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So Bernie Sanders has posed us – the American left – the question: Should he run for president?  Well, let’s imagine what we will likely do in 2016 if he doesn’t run for president.  Barring the appearance of some other surprise candidate of the left, we will, in our various ways, bemoan the inadequacies of the politics of Hillary Clinton, Joe Biden, or whomever else the Democratic Party establishment puts forth, while also being alternately horrified and amused by the Republican contenders.  We will lament the fact that our point of view remains absent from the televised debates and, for that matter, from almost all mainstream discussion.  In short, we will simply not be a factor in the great quadrennial debate about America’s future.  It will, in other words, be business as usual. 

And what if Sanders does run?  Since he already has substantial national recognition, it will be very difficult to deny him access to the televised debates.  So, if and when we tune in, we might actually hear something about the problem of the country’s drift toward an oligarchy of billionaires and corporations buying elections.  Or about how we could have rebuilt our highways five times over on what we’ve spent on the Iraq and Afghanistan Wars.  Or a call for a national jobs program to rebuild the infrastructure.  Or a Medicare-for-all, single-payer program to supplant the Obama’s administration’s Affordable Care Act.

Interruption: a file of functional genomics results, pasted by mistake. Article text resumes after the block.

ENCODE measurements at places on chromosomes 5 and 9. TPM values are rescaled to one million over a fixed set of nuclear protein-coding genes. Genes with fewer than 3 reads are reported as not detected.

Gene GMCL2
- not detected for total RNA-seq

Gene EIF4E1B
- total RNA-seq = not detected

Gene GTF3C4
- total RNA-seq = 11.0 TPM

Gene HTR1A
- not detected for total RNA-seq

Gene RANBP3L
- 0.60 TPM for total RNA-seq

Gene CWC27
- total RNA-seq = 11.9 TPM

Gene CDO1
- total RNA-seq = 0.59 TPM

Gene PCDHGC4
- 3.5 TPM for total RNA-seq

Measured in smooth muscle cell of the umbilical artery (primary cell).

If Sanders runs, we may not agree with him on everything.  And we will almost certainly have issues that we wish he would speak to or emphasize more.  And yet the difference between him and the Biden/Clinton/Kerry/Obama mainstream Democratic Party point of view will likely be obvious across the board.  A left point of view will enter the discussion in all sorts of places it usually doesn’t, well beyond the debates themselves.

If Sanders runs, everything will probably not go the way we might want.  We may even learn that some of our favorite ideas don’t actually play as well before a larger audience as we might have hoped.  Some of them may even have to go back to the drawing board.  At the same time, far larger numbers of voters will become aware that a dramatically different approach to governing the country does exist.